Abuja Court Denies Nnamdi Kanu’s Request To Wear Igbo Attire In Custody Of Nigeria Secret Police, DSS | #NwokeukwuMascot
|Mazi Nnamdi Kanu|
Federal High Court in Abuja has dismissed a fundamental rights enforcement suit filed by Nnamdi Kanu, the illegally detained leader of the Indigenous People of Biafra (IPOB) against the Department of State Services (DSS).
Justice James Omotosho on Thursday held that the IPOB leader’s application lacks merit and was therefore refused.
The court rejected Kanu’s request to wear Igbo attire, saying denying him the opportunity to wear such attire does not amount to a violation of human rights as alleged by the IPOB leader, according to the News Agency Of Nigeria.
In the suit marked: FHC/ABJ/CS/482/2022 which was filed by his lawyer, Kanu had sued the Director General of DSS, DSS, and the Attorney-General of the Federation, who are 1st to 3rd respondents respectively.
The IPOB leader alleged that the DSS subjected him to different inhuman treatments, including denying him the right to wear clothes of his choice like the Igbo attire called ‘Isi-Agu’ while in their facility or any time he appeared in court for his trial.
He alleged that the security outfit however gives other detainees in custody the freedom to wear any clothes of their choice.
He, therefore, sought an order from the court directing the respondents to allow him to wear any clothing of his choice while in the facility of the secret police or when appearing in court, among other reliefs.
However, in a counter-affidavit filed by the DSS and its DG, they urged the court to dismiss Kanu’s claim.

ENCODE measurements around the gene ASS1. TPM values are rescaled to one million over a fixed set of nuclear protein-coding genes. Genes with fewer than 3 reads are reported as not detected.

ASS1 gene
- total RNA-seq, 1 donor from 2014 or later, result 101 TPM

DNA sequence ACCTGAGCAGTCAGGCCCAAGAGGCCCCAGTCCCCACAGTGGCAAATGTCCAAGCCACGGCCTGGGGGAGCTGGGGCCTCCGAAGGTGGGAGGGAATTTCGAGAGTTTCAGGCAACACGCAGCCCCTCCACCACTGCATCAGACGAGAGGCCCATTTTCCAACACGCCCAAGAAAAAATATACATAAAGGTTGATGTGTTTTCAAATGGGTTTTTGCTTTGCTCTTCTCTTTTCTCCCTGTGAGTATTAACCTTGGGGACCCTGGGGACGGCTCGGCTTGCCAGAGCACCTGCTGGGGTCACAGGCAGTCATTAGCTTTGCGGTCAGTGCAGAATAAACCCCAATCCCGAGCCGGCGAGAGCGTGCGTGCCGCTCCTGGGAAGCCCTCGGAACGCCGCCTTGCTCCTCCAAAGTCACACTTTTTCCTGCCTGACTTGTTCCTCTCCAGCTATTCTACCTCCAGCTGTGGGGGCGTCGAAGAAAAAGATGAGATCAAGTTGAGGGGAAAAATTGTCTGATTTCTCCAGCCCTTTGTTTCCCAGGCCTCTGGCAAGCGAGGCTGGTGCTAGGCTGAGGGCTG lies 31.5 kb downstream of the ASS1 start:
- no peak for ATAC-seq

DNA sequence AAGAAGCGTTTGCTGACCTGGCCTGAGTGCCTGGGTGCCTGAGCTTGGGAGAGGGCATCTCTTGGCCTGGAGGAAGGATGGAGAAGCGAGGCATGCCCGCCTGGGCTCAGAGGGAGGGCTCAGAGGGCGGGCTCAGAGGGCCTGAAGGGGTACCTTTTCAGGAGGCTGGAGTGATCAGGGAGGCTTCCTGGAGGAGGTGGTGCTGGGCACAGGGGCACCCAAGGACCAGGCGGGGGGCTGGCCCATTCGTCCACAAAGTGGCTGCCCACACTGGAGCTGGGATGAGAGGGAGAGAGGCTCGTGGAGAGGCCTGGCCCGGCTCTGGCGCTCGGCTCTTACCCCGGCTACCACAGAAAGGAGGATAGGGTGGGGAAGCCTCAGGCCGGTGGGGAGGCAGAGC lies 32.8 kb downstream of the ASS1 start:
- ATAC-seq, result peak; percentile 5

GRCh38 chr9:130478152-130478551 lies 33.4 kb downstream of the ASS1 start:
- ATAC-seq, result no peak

According to them, the secret police never tortured Kanu physically or mentally while in their custody.
The DSS denied allowing other detainees to put on any clothing of their choice, whether Hausa or Yoruba attire.
The secret police said it follows the Standard Operation Procedure (SOP) on dress code in the treatment of persons in their facilities.
According to the DSS, its facility is not a recreational centre or traditional festival where Kanu and other suspects would be allowed to don their respective traditional attire.
“That in line with global best practices, persons in the 1st and 2nd respondents’ facility are allowed to wear only plain clothes which do not bear symbols, writings, colours and insignias that are offensive to any religion, ethnic group or even the Nigeria state in general,” they said.
They accused Kanu’s family of bringing traditional attire and other clothing with Biafra insignias and red shoes decorated with shining beads for him to wear in custody and for trials.
According to DSS, the clothes have colours of the non-existing Biafra Republic, which is the subject matter of the applicant’s criminal trial and against its SOP.
Delivering judgment, Justice Omotosho held that Kanu’s case did not relate to torture or forced labour as he was never tortured while in custody based on the evidence before the court.
He noted that a right to dignity was not a right to change clothes as an inmate or detainee in a prison.
“The applicant cannot come to court to seek rights which are not in the constitution,” he said.
Justice Omotosho also held that the IPOB leader failed to provide photographs and names of fellow detainees allowed to wear traditional attire in DSS custody.
The judge, therefore, dismissed the case for lack of merit.